In terms of career, Germany is good for engineers and IT people for those who make a career in Germany. However,  I don’t recommend Germany if you are from sociology, philosophy or business background, because if you do, then there is 95% possibility that you are not going have a career in Germany. Finally, for studying only, Germany is wonderful.

Once you’re in Germany studying, make the most use of the university time that you have. Don’t waste a second on movies, bars, parties etc. Two years is a very short period and it will be over before you realize it. So make the best use of this time learning as much and as diversely as you possibly can.

Career:

GradInsights: Was it difficult getting a job in Germany after your graduation?

RK: In my case, it was really easy. I started to work in a company as an Intern Student, and then did my Masters thesis in the company, of course with collaboration from my university. After achieving good milestones, the company offered me a job contract. So the transition from student life to professional life was extremely smooth for me. I had hopped directly into the professional role, as a software developer.

GradInsights: How did you adjust to your workplace in Germany?

RK: In our team, we were 5 developers, all of the same age. We used to hang around a lot, inside and outside office. So workplace adjustment was not an issue for me.

 

GradInsights: How did you end up in your current role?

RK: My current role is the 3rd company in my career. After spending 3 and half successful years in Nokia, I thought I needed a job with more responsibility. I had my eyes open in the market, and this offer came along. Everything matched perfect, so I switched!

 

GradInsights: What role do you see yourself in over the next 5 – 10 years?

RK: As Technical Lead.

 

GradInsights: What advice would you give to any students from Bangladesh looking to work in Germany? Is it necessary to study there previously?

RK: Yes. One needs to be open to learning German language, embrace German culture. There are certain German things, that one really needs to stick to, for example, timeliness. Good technical know-how is a must because in job market, one needs to compete with German lads. And believe me, some of them are really good! So if you want to mark your place here, you need to be good at what you do.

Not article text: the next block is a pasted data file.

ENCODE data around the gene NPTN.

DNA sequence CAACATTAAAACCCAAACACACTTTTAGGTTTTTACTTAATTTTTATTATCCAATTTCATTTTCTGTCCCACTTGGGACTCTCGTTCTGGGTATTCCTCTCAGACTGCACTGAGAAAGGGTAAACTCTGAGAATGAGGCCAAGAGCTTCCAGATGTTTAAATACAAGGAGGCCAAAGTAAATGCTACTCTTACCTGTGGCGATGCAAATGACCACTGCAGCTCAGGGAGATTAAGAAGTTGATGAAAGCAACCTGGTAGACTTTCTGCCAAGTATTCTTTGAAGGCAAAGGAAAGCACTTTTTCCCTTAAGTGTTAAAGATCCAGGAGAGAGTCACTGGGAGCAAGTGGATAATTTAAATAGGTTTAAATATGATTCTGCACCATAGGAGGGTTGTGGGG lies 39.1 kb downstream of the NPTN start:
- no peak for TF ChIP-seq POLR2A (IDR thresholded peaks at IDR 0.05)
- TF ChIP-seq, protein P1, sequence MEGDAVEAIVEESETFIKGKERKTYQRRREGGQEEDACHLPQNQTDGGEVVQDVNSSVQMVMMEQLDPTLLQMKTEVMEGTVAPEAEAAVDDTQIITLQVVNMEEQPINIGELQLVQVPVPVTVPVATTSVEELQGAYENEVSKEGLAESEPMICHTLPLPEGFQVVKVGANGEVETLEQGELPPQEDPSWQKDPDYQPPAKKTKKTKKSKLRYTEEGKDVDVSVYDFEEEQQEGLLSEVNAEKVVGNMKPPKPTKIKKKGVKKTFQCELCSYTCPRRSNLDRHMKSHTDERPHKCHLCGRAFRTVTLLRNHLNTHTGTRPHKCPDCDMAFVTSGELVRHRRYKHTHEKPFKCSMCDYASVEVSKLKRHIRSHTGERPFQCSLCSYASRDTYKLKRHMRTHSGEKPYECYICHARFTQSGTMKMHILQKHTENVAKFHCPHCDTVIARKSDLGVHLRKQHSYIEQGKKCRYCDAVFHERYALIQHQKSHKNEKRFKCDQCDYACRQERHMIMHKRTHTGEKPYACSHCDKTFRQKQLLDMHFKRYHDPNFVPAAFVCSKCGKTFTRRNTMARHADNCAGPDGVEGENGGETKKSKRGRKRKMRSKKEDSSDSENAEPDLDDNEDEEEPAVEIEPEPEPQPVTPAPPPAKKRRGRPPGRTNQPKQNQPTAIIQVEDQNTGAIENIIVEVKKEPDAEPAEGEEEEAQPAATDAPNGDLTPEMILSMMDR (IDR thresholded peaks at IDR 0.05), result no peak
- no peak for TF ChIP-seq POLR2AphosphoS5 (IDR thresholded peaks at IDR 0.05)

Lifestyle:

GradInsights: What was the biggest adjustment you had to make once you moved there?

RK: ome German norms. Like being on time, doing things neatly, being open to criticism, listening and understanding properly before saying something, and being organized to the smallest detail.

 

GradInsights: Germany is relatively insular in comparison to the rest of Europe, how did you adjust to living there?

RK: Although it seems that way, but in reality it is really not like that. I would rather formulate it like Germany is the heartbeat of Europe. This is the center of economic activity in Europe. Don’t always believe in what the British say about Germans 🙂

 

GradInsights: Are there many Bangladeshis in Germany? What was your support network?

RK: There are some, but not handful like in the UK or Australia. There are some hubs, like Berlin, Munich, Frankfurt etc. In the other areas, it is very hard to find Bangladeshis. Networking is quite easy. There is a central Students and Alumni Association. There are also local networking groups, based on mail networking or facebook. So information sharing and getting in touch is very easy now a days.

 

GradInsights: Anything else you would like to discuss, please feel free to do so

RK: Visit Germany, there are many misconceptions outside about the Germans. Find out for yourself how much of these are true. Life in Germany is very secure, as we have a very strong social security net. Health system is top notch. If you are ready to learn German, Germany is one of the best places to immigrate. Check it out!